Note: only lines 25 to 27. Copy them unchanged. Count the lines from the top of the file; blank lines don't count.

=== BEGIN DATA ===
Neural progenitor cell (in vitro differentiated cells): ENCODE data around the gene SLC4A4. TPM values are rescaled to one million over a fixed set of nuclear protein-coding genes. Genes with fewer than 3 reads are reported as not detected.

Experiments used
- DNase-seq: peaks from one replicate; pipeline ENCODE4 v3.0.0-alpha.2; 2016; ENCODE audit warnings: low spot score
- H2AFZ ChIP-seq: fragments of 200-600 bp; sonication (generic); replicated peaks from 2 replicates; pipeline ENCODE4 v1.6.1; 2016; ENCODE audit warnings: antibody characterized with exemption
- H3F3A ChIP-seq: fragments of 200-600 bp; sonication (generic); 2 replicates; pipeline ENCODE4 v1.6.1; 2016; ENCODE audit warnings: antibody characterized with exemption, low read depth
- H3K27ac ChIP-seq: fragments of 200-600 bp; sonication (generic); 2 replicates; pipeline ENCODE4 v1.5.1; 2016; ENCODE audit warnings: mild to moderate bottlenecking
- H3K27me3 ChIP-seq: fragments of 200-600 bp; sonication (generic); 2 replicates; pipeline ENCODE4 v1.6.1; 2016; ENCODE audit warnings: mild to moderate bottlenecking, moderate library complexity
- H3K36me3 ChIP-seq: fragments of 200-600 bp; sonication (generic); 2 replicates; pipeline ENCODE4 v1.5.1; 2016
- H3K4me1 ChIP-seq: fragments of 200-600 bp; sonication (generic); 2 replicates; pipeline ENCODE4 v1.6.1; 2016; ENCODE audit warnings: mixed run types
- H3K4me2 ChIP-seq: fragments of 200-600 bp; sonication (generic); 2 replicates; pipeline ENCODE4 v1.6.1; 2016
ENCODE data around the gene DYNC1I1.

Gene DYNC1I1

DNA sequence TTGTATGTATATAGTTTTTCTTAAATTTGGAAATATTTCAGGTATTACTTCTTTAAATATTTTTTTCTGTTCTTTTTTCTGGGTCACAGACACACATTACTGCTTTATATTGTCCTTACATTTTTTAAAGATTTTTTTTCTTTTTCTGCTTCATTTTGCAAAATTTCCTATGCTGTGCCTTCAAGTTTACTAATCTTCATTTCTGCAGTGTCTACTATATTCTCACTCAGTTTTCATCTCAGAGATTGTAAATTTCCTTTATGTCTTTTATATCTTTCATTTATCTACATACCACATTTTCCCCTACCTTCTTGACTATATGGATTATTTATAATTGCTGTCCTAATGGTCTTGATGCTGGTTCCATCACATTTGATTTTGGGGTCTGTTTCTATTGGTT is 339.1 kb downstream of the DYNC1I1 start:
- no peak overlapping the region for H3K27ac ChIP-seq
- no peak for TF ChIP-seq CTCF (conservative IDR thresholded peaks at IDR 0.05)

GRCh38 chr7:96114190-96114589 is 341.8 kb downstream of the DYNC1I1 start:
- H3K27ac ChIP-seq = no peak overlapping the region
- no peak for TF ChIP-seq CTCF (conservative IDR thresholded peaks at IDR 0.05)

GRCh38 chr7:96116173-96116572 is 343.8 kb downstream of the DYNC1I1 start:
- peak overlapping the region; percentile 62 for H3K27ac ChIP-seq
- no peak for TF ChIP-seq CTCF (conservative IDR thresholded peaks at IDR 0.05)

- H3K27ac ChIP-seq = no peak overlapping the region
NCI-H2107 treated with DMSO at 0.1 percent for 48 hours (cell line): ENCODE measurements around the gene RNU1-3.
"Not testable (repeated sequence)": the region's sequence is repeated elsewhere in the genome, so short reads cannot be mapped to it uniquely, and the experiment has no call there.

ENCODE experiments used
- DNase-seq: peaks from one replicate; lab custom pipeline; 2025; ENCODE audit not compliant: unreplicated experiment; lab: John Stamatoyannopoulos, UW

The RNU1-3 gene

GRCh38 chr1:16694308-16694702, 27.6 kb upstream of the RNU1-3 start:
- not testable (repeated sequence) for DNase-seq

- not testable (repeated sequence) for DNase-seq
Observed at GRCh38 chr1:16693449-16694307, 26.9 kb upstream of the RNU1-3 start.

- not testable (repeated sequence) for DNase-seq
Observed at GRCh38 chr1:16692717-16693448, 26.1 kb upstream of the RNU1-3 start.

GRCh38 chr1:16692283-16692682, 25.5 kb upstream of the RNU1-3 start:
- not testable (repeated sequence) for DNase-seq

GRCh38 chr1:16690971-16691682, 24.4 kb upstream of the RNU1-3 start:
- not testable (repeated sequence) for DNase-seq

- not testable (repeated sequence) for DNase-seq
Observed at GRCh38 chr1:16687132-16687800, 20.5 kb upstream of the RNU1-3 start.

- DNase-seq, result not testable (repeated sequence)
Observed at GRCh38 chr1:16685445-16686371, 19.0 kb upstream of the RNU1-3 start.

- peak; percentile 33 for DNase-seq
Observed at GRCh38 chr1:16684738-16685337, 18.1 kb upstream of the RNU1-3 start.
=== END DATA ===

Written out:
ENCODE experiments used
- DNase-seq: peaks from one replicate; lab custom pipeline; 2025; ENCODE audit not compliant: unreplicated experiment; lab: John Stamatoyannopoulos, UW

The RNU1-3 gene